Myth 202: “Clean Eating” Is the Only Way to Go

Truth: “Clean” is a rather misleading term. It’s what launched the fat-free, cholesterol/saturated-fat-phobia that plagued the 80’s and 90’s and actually contributed to the horrendous prevalence of obesity today. There are still bodybuilders and fitness competitors out there who avoid perfectly nutritious foods that they feel are not “clean” enough (whatever that means), yet they’re perfectly okay with downing a giant proprietary blend of stimulants full of human-engineered ingredients, then slamming non essential supplements after training. Irony at its finest.


Much of the present day rules on “clean eating” are essentially adaptations of dogma from the 1980’s and 1990’s fat phobia that continue to plague the nation today. Numerous bodybuilders and physique competitors alike thrive themselves on being hardcore but yet neglect foods like fruit and dairy throughout their training. It must be all a conspiracy (conspiracy theorist stand up). Nonetheless, it’s likely this debacle was created from the pre-contest “getting ripped” process, that included reduction in carbohydrate consumption. Essentially, milk and fruit got blamed as the worst thing since the great depression on all fronts, despite only applying to aggressive diet and carb-restriction approaches. The two most commonly cited features of foods considered clean are a lack of processing and a high nutrient density.


First, foods in their naturally occurring state are often referred to as clean rather than foods that are altered or engineered or removed from their original “wholesome” state and are deemed not clean. For example, most supplements are dirty, since they often undergo extensive processing and are far-removed from their original source. Yet whey protein has a higher total than all other proteins tested, including beef, egg, milk, and soy based on biological value, protein efficiency ratio, net protein utilization, and protein digestibility corrected amino acid score (12, 32). It also has numerous positive effects on muscle strength, lean body mass and body composition (6, 13, 29, 31). Second is nutrient density. Based on the science from Miller and colleagues, (20) there is no scientific consensus on what nutrient density actually means. Specifically…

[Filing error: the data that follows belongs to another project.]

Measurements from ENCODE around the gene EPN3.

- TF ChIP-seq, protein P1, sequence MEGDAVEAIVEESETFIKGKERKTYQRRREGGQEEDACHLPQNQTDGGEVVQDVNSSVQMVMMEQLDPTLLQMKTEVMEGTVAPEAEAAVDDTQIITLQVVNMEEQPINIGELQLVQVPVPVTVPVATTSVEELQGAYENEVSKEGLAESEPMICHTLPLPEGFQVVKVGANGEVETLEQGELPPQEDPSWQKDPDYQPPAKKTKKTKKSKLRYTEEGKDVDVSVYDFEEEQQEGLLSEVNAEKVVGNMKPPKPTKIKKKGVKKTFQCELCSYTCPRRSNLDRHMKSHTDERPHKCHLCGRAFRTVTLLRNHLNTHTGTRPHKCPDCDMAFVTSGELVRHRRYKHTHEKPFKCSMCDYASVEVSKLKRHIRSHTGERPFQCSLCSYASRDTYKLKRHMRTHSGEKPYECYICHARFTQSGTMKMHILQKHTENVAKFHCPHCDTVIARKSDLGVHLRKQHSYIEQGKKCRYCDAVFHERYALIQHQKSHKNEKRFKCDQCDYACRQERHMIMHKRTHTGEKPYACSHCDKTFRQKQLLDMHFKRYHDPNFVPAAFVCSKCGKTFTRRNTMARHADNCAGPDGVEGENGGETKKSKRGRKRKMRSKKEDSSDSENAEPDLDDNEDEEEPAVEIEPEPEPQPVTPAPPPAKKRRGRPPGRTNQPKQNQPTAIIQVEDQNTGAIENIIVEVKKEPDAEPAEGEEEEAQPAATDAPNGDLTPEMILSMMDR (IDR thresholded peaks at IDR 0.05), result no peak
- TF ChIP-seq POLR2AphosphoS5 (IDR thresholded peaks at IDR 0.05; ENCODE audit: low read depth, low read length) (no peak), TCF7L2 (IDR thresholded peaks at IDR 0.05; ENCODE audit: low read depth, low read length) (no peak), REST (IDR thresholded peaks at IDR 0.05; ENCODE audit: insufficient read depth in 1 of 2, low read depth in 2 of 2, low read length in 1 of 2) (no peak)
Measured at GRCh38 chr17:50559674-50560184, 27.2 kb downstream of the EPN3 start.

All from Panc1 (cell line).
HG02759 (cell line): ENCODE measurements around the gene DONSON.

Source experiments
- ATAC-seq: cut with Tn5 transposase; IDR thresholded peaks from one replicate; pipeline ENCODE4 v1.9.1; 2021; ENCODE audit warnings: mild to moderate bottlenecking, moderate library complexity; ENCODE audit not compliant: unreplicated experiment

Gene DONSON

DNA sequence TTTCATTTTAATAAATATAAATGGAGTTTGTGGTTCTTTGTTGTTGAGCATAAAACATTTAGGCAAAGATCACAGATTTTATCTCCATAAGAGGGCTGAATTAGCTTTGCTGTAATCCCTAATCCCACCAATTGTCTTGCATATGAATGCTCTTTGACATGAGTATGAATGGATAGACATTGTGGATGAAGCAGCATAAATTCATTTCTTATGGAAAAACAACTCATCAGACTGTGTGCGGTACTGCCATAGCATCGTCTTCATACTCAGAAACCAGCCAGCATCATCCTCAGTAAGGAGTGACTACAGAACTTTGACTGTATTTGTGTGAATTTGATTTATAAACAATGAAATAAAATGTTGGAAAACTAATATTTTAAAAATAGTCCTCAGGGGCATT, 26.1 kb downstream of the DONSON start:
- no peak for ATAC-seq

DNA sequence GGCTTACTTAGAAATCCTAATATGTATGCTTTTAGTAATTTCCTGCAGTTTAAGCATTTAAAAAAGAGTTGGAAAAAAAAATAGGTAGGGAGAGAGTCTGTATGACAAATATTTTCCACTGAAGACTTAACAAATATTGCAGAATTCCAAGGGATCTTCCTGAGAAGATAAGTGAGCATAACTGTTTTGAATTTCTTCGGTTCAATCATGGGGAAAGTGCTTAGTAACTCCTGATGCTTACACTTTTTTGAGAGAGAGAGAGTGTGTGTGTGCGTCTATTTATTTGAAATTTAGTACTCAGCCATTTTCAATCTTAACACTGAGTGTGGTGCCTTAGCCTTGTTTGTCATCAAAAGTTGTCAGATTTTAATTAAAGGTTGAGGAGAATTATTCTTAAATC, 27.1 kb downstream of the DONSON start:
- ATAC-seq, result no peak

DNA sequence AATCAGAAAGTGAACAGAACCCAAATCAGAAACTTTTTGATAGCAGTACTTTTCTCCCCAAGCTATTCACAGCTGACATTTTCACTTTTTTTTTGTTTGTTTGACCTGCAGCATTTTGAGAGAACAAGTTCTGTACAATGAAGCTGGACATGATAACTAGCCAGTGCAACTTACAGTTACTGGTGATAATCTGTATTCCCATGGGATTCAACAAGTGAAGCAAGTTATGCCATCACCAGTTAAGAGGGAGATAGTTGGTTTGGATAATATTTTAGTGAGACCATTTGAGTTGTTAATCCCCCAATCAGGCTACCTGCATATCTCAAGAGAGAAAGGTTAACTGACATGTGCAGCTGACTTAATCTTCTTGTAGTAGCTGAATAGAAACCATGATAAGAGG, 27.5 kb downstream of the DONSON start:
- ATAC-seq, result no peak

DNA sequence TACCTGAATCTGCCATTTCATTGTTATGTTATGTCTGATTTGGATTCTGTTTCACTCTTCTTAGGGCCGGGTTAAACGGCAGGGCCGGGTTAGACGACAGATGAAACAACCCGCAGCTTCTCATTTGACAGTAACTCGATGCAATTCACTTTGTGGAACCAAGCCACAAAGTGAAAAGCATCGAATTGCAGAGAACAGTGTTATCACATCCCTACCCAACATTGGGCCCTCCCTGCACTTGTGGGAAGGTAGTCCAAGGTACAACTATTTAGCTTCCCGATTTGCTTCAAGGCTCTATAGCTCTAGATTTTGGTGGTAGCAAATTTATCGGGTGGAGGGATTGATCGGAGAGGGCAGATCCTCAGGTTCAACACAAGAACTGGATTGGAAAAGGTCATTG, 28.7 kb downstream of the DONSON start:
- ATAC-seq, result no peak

“There is currently no science-based definition for either nutrient density or nutrient-dense foods. Without a definition that has been developed using an objective, scientific approach, the concept of what is a “nutritious” food is subjective and, therefore, inconsistent.”


Oftentimes, context is lost among us. Attempting to define nutrient density of food on an individual basis have often failed and not an ideal strategy and may even be counterproductive. Thus, labeling foods with higher or lower ratio of macronutrients to overall calories or high ratio of calories to any micronutrients would seem plausible. However, many athletes, particularly endurance athletes utilizing a high exercise demand that warrants high volume would experience deleterious effect on performance if energy density were disregarded.


Ultimately, it’s impossible and unrealistic to criticize a food in isolation from the rest of the diet. In addition, it’s impossible and unrealistic to criticize a diet without any base knowledge or any comprehensive understanding of the specific training protocol, goals, responses to training, and overall tolerances of the individual. One of the primary consequences of dichotomizing foods as “good” or “bad, or “clean” or “dirty’, is that it can initiate a withering relationship with food.


To help illustrate this, Smith and colleagues (28) found that flexible dieting was associated with the absence of overeating, lower bodyweight, and the absence of depression and anxiety. They also found that a strict all-or-nothing approach to dieting was associated with overeating and increased bodyweight. A similar study (30) found that rigid dieting was associated with symptoms of an eating disorder, mood disturbances, and anxiety. Flexible dieting was not highly correlated with these qualities. While these are observational study designs with self reported values, those who spend enough time surrounded by legit fitness and nutritional professionals know findings from these studies have a higher degree of accuracy than what you might you think. Lastly, it’s wise to keep scientific research at the head of the class, but you should also not discount personal experience or client and athlete feedback.